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‘Mettre la main à la pâte’ - a hardworking French expression

This French phrase has little to do with ‘pâte’ or dough and is useful when you need to ‘get stuck into' a task

Image showing a French flag design on a background of French newspaper headlines. Mettre la main à la pâte: A French expression you may hear today

If a baker does not 'put her hands in the dough', the bread does not get made Pic: Africa Studio / Shutterstock

Translated literally, 'mettre la main à la pâte' means to put your hands in the dough.

The expression, which dates back several centuries, normally refers to one of France’s most beloved professionals: the baker.

If the baker doesn’t get their hands in the bread dough to knead it again and again, there won’t be any bread to eat and the consequences would be dire.

Read more: Learn from the French: how to order the perfect baguette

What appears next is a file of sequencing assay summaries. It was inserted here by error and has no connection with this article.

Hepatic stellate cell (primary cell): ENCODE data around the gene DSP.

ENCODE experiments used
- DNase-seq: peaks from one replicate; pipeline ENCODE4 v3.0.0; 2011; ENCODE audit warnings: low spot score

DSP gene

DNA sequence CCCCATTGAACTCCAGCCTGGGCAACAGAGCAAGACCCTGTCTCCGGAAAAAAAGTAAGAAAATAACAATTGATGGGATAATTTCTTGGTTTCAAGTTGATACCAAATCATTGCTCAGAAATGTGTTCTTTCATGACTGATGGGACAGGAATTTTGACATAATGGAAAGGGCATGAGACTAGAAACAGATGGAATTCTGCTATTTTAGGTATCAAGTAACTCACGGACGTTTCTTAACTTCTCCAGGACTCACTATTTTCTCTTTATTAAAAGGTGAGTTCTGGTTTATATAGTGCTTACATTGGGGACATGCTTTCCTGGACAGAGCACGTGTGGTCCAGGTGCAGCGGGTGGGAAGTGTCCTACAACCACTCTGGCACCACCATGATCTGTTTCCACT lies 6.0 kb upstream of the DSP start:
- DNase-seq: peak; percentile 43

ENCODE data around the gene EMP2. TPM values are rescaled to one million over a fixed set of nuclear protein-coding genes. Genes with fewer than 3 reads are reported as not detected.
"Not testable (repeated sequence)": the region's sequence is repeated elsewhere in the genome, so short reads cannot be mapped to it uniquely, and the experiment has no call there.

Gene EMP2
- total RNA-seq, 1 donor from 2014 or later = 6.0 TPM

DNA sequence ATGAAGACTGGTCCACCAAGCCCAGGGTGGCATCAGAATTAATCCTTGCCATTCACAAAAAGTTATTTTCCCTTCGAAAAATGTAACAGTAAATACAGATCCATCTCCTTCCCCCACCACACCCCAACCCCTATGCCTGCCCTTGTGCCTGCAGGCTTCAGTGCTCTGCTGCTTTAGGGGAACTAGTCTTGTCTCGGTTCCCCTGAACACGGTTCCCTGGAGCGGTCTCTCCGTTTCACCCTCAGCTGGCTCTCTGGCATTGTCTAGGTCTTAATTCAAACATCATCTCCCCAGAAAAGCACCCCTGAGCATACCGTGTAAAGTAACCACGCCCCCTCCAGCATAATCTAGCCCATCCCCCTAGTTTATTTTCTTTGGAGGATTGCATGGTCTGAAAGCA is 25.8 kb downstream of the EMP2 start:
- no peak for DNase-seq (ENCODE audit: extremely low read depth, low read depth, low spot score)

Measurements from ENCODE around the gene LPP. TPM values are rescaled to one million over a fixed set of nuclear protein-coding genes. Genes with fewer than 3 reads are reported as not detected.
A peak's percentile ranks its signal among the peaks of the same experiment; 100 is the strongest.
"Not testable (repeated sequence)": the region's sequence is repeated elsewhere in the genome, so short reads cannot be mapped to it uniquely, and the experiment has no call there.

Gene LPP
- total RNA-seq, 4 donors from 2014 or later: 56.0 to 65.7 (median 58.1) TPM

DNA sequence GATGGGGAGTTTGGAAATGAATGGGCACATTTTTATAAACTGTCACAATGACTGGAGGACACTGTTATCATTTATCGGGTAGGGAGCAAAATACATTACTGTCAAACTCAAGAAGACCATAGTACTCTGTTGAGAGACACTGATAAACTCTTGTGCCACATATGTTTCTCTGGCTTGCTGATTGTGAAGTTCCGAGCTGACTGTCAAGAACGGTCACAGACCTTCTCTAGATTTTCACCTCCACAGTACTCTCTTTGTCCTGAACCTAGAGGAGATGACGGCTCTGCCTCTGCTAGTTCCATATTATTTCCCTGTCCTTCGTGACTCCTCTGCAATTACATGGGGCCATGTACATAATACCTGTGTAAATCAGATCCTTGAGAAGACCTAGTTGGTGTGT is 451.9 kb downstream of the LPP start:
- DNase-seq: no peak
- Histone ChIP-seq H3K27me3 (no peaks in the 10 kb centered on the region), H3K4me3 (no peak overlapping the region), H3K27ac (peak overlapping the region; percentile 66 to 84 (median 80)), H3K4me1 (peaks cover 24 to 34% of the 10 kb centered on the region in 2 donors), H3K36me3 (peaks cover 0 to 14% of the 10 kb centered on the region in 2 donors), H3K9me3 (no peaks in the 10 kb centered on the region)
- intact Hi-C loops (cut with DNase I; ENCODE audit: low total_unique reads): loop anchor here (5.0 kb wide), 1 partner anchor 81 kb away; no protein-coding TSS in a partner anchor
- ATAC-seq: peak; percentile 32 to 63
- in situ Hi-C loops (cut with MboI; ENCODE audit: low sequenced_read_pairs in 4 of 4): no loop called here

Read more: Baguette, petits pains: Seven French expressions to do with bread

In this sense, mettre la main à la pâte means to participate in the work that has to be done, to get to work, or to get involved (often in a difficult or tedious task).

In English we might say ‘to roll your sleeves up’ or ‘get your hands dirty’.

Over the years, the expression has also taken on the meaning of showing support, or even helping others by getting something done especially if they have a heavy workload.

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